Feedback on chapter five

Yesterday was my day to get feedback on some manuscript pages. Much was very positive (always nice to hear) — the prose was “vivid” “raw,” “transporting,” with credible characters. The rapes described: ‘disturbing without being gratuitous’ (but would they have used the word ‘rape’? –  good question).

The more critical feedback addressed some of the ongoing difficulties. These difficulties are listed below in no particular order:

1). It’s my first attempt at writing a novel. 2). There’ve been some ongoing (sometimes heartbreaking) caretaking responsibilities during these same years. 3). Voice. Voice. Voice. 4). Race. Race. Race. 5). Tempo (is this section too interior? have I spent too much time describing the light?)

Voice goes to research and it goes to structure and it goes to race (including but not limited to problems of cultural appropriation) and it may be the single biggest ongoing challenge I face. If I ever dump the project (and believe me, I consider it often), this will be the reason.

To put it another way:  How, as a white suburban Yankee in the 2000’s, do I craft a southern landscape with authentic (or at least not mortally offensive) white and black characters set in the mid-eighteenth century? 

I chose to tell the Eliza Lucas Pinckney chapters in first person and the bondwomen sections in third person close. I didn’t think I could pull off first person for the enslaved characters, a decision that seems alternately respectful and cowardly. Even third person close is very very hard. Until a professional asks me to revisit these two overarching decisions, I’m sticking with them.

But, can I rethink the complete absence of an omniscient narrator? Not having one means that historic conditions have to be explained vis-a-vis the characters. It can be cumbersome. Plus, I’m denied any opportunity to make modern observations about human bondage (which, in the thick of things, believe me, I do really want to make).

Some historic junk I’ve assimilated so thoroughly that it flows into the narrative easily and then the issue is — does my reader understand what I’m talking about? (what’s a ‘factor’? is a ‘Guinea’ a ship? why say ‘rigger’ when ‘sailor’ would do? I know what a ‘mulatto’ is, but what’s a ‘quadroon’?) Other times, the insertion of historic detail is clunky and it’s hard to tell if it’s essential to the story or something better left out.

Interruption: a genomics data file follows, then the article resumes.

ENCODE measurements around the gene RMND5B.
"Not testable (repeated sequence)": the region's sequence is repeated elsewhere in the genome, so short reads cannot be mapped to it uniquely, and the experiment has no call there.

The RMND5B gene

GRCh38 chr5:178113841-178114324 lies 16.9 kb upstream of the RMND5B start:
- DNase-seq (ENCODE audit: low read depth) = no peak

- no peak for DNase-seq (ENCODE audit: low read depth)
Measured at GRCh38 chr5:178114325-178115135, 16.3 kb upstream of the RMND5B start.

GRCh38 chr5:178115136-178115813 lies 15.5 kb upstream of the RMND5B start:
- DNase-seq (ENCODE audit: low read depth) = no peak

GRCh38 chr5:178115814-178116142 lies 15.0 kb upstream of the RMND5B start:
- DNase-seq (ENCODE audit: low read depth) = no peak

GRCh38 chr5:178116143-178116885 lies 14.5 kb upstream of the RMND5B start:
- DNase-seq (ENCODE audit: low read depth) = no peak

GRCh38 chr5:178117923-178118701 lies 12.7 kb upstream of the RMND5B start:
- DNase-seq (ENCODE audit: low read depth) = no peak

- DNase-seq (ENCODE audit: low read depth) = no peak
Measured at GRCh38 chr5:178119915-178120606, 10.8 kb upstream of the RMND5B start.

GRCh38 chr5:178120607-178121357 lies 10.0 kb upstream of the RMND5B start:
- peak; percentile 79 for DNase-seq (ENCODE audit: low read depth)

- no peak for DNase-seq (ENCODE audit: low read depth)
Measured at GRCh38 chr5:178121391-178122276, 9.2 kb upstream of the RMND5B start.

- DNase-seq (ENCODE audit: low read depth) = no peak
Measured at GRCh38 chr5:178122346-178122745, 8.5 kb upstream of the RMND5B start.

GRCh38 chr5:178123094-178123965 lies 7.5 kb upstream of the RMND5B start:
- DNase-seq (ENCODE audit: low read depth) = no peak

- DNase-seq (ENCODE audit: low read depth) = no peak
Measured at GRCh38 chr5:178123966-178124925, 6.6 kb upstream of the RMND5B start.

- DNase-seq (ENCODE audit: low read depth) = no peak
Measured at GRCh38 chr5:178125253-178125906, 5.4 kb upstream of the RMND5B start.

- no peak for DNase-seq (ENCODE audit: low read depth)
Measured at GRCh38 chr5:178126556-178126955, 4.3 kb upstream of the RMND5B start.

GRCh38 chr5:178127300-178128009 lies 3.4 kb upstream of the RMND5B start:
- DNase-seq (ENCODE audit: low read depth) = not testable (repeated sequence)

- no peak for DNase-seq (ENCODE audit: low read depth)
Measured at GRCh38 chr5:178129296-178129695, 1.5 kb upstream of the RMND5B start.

“working in the brakes… certain winds over Barbados brought the smell of a slaver long before its sail appeared on the horizon… Noah was a quadroon… the cutter monkeyed to the ground, hand still clutching the machete”

Anyway, when the idea was floated to allow myself the occasional insertion of an omniscient narrator, I was very open to it. And, guess what? I’ve been hearing this new voice talk all day and it’s not at all who I expected (i.e., white, female academic). Instead, he’s a sly and humorous bondman. I suspect his forceful commentary will ‘lay some learnin’ on me way before he does on you. I don’t think he’ll get a name. We’ll see. I’ve also kept the Barbadian cane grower who rapes one of my main characters (Sally aka Melody) nameless.

Tomorrow: how what I learned about accountability at the Organizing on (Safety) Pins and Needles anti-racism training on Wednesday applies to manuscript feedback.

(Note next day: Nope. Can’t go there yet).

Photographs were taken February 2017, at MacLeod Plantation on James Island.

12 thoughts on “Feedback on chapter five

  1. Mo Crow

    the bondman’s story sounds like the key to answering the moral, ethical and literary issues you are facing up to, you are a very brave writer (((Dee)))

    1. deemallon

      Thanks Mo. not sure there is a single key but this new idea feels like it will help move the manuscript forward.

  2. grace Forrest

    this is just the Best post on The Book yet…for the first time i feel like i have a sense
    of the true scope of this effort
    and the consideration of the omniscient narrator…at this point….how SO interesting….

  3. RainSluice

    The positive comments are superbly positive. The more critical are deep and difficult, as you’d want your want challenges to be, right? So this is very exciting indeed. Thank you for sharing your thoughts, a generous and trusting act. It’s educational and fascinating and exciting to know what you are experiencing.

  4. RainSluice

    by the way, I saw and responded to “Gallows Humor and Bluebells” via wordpress “reader” but can’t revisit the page. Other stuff is showing up. not concerned about you getting my response, its just odd that the link to that particular post is unreachable. Am I the only one having tech difficulties I wonder? thx.

  5. Mo Crow

    just finished reading “Lincoln in the Bardo” by George Saunders, a brilliant book on so many levels, like nothing I have ever read, compelling and so very strange

    1. deemallon

      I’ve seen him interviewed and been intrigued but the form didn’t draw me in. I take it you found it worthwhile.

      1. Mo Crow

        it’s a bit like reading Dostoevsky for the first time, a difficult tangle of voices that but once they start to make sense they become so compelling it’s difficult to put the book down, loved how he stitches the layers of voices together like a patchwork quilt


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